Claudius Ptolemaeus (Greek: Κλαύδιος Πτολεμαῖος; ca. 100 – ca. 178), known in English as Ptolemy, was an ancient Greek geographer, astronomer, and astrologer who probably lived and worked in Alexandria, off the coast of Egypt.
- We consider it a good principle to explain the phenomena by the simplest hypothesis possible.
- Ptolemy attributed by James Franklin (2001) The Science of Conjecture: Evidence and Probability before Pascal. The Johns Hopkins University Press. Chap 9. p. 241
- I know that I am mortal by nature and ephemeral, but when I trace at my pleasure the windings to and fro of the heavenly bodies, I no longer touch earth with my feet. I stand in the presence of Zeus himself and take my fill of ambrosia.
- Penned in the margins.
- Everything that is hard to attain is easily assailed by the generality of men.
- Book I, sec. 1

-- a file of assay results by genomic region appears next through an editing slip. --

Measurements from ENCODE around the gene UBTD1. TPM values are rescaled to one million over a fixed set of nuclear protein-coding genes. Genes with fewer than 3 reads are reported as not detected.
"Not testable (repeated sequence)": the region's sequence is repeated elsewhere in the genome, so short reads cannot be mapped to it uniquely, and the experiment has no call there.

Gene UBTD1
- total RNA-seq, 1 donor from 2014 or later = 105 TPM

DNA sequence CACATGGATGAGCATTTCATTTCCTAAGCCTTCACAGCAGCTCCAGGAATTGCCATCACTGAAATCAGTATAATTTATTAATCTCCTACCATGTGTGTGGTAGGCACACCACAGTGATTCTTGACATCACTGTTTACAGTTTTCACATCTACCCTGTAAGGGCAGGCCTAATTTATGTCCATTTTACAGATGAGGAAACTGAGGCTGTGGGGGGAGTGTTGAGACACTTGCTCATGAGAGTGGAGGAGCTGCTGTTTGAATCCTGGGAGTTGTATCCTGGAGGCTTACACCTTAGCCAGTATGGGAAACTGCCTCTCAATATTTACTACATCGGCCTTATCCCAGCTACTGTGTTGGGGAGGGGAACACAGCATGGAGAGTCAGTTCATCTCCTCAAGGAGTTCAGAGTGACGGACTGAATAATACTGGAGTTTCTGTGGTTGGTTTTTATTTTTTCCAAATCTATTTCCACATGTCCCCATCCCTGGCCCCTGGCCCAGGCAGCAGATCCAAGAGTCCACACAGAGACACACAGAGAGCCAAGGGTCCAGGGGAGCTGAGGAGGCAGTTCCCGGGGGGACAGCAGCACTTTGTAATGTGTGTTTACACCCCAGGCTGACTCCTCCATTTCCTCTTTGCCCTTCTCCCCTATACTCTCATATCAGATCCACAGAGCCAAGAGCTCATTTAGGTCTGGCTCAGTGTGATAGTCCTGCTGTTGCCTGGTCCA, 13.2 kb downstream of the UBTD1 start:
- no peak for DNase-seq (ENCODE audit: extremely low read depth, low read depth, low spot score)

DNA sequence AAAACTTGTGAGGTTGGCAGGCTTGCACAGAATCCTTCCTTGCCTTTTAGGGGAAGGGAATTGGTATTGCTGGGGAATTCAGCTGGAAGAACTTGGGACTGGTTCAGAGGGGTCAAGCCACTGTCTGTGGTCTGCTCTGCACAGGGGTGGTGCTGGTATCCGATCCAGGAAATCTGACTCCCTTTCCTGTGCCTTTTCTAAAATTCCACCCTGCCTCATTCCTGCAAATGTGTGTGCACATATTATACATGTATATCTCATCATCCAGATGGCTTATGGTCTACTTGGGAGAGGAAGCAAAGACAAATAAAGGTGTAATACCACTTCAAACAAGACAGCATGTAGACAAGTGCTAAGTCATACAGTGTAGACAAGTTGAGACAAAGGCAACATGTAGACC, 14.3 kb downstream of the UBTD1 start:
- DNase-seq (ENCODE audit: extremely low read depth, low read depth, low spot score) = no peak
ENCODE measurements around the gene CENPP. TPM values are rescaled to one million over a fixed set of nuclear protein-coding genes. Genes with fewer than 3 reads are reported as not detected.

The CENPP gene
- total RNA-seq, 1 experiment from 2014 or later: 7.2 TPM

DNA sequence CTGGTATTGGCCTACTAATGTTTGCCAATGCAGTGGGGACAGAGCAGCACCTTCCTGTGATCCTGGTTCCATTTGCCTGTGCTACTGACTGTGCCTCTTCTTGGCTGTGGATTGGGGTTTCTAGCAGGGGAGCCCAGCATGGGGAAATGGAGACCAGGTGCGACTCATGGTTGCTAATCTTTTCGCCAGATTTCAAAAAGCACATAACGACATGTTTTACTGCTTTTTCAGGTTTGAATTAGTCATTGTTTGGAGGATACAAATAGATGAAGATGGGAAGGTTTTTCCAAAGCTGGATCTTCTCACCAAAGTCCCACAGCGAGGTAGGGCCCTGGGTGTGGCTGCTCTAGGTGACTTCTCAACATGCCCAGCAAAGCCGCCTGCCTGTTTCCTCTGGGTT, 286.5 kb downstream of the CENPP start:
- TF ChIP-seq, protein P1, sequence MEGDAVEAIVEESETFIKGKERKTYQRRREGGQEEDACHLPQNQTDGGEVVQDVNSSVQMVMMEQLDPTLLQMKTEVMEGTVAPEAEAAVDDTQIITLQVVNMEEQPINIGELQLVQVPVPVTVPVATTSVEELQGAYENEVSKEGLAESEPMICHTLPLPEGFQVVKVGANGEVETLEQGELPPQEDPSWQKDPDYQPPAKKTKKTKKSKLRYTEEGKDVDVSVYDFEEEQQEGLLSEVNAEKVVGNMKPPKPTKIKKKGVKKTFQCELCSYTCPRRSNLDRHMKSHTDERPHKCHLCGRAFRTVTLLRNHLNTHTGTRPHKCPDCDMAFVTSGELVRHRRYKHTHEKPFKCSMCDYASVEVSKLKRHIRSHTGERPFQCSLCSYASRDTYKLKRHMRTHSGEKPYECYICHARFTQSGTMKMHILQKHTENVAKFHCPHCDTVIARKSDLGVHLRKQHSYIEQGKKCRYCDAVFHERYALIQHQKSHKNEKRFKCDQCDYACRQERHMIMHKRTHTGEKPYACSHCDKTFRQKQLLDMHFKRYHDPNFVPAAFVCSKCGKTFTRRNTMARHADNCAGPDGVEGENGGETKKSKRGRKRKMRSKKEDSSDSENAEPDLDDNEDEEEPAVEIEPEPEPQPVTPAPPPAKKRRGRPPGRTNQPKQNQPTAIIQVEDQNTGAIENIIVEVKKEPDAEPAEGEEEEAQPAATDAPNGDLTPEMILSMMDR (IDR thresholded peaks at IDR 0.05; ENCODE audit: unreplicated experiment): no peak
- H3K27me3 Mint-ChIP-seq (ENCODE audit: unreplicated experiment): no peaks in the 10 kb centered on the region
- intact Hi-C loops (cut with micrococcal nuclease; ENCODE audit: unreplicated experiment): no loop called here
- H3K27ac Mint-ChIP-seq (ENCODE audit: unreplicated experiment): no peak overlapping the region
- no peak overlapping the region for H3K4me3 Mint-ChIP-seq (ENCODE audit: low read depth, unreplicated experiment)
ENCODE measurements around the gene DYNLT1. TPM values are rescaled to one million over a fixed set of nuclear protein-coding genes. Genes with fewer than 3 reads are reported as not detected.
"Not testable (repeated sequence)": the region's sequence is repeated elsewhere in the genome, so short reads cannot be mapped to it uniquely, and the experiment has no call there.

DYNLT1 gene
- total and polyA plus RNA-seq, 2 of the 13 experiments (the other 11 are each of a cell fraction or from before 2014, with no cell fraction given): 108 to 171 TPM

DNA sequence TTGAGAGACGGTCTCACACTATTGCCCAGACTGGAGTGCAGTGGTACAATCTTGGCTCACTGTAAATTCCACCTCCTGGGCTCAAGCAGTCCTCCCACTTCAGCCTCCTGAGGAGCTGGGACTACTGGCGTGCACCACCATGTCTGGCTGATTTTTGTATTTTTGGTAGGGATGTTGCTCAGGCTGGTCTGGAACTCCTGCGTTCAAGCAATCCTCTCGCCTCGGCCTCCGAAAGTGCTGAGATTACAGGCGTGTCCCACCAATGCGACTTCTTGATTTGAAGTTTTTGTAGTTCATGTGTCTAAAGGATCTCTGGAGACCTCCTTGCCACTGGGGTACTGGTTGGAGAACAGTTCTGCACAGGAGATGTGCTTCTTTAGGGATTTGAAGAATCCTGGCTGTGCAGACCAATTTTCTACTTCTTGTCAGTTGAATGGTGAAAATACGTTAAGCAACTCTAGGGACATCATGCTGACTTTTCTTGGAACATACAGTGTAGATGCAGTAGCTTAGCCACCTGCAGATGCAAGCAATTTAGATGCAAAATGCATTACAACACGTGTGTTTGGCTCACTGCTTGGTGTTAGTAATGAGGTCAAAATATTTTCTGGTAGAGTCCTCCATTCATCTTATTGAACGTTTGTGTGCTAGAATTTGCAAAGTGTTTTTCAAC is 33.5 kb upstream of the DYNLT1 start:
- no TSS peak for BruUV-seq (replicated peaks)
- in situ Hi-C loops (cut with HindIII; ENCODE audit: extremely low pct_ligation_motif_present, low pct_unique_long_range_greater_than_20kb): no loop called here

- The length of life takes the leading place among inquiries about events following birth.
- Book III, sec. 10
- As material fortune is associated with the properties of the body, so honor belongs to those of the soul.
- Book IV, sec. 1
- There are three classes of friendship and enmity, since men are so disposed to one another either by preference or by need or through pleasure and pain.
- Book IV, sec. 7
- Ptolemy's Geography is the only book on cartography to have survived from the classical period and one of the most influential scientific works of all time.
- Ptolemy, J. Lennart Berggren, Alexander Jones (2001) Ptolemy's Geography: An Annotated Translation of the Theoretical Chapters
- He left in his Optics, the earliest surviving table of angles of refraction from air to water. ...This table, quoted and requoted until modern times, has been admired... A closer glance at it, however, suggests that there was less experimentation involved in it than originally was thought, for the values of the angles of refraction form an arithmetic progression of second order... As in other portions of Greek Science, confidence in mathematics was here greater than that in the evidence of the senses, although the value corresponding to 60° agrees remarkably well with experience.
- Carl B. Boyer, The Rainbow: From Myth to Mathematics (1959)